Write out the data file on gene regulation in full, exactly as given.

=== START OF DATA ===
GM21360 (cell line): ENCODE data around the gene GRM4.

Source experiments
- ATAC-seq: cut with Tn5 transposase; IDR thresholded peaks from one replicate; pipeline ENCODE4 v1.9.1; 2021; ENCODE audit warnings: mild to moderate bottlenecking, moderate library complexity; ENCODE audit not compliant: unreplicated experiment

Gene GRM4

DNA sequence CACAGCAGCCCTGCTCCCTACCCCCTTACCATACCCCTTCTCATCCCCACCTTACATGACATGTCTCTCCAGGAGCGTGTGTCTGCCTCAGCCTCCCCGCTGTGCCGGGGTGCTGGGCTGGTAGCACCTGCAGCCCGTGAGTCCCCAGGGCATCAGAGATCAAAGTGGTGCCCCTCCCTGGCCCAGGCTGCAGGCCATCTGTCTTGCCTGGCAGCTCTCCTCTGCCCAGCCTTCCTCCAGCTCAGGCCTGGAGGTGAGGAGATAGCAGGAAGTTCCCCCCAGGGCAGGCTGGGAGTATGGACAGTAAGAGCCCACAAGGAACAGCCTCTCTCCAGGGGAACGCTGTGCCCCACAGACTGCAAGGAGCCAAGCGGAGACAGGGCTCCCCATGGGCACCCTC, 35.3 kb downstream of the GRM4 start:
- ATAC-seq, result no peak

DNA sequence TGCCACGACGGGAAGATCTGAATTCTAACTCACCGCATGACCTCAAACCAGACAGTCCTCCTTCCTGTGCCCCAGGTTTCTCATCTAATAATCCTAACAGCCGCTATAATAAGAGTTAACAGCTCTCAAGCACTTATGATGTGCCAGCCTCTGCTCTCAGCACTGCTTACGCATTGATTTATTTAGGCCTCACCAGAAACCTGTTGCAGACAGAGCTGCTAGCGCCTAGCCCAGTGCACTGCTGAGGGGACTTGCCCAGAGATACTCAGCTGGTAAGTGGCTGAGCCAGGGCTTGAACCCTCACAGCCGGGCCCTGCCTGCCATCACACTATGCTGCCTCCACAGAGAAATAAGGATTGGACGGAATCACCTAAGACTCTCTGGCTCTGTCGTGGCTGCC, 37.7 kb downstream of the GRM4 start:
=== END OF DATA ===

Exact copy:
GM21360 (cell line): ENCODE data around the gene GRM4.

Source experiments
- ATAC-seq: cut with Tn5 transposase; IDR thresholded peaks from one replicate; pipeline ENCODE4 v1.9.1; 2021; ENCODE audit warnings: mild to moderate bottlenecking, moderate library complexity; ENCODE audit not compliant: unreplicated experiment

Gene GRM4

DNA sequence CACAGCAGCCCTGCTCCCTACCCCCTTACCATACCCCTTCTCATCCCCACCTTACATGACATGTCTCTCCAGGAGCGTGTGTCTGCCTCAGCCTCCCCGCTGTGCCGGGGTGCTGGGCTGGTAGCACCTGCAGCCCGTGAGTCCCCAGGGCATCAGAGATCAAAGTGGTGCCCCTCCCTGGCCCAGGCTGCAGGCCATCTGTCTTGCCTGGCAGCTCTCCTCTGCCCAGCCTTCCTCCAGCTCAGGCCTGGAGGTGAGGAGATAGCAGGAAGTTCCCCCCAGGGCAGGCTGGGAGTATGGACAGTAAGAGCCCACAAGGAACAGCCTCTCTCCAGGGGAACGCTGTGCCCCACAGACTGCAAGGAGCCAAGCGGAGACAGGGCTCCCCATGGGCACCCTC, 35.3 kb downstream of the GRM4 start:
- ATAC-seq, result no peak

DNA sequence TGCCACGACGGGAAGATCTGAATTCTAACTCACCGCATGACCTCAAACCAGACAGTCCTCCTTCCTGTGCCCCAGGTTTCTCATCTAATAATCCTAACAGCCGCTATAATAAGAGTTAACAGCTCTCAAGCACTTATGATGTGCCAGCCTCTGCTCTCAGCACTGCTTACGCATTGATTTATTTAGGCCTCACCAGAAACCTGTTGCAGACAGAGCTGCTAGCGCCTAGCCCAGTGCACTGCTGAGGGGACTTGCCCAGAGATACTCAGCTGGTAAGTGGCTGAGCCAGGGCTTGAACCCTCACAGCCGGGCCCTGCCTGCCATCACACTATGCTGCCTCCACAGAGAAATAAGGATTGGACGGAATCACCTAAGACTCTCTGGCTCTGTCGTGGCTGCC, 37.7 kb downstream of the GRM4 start: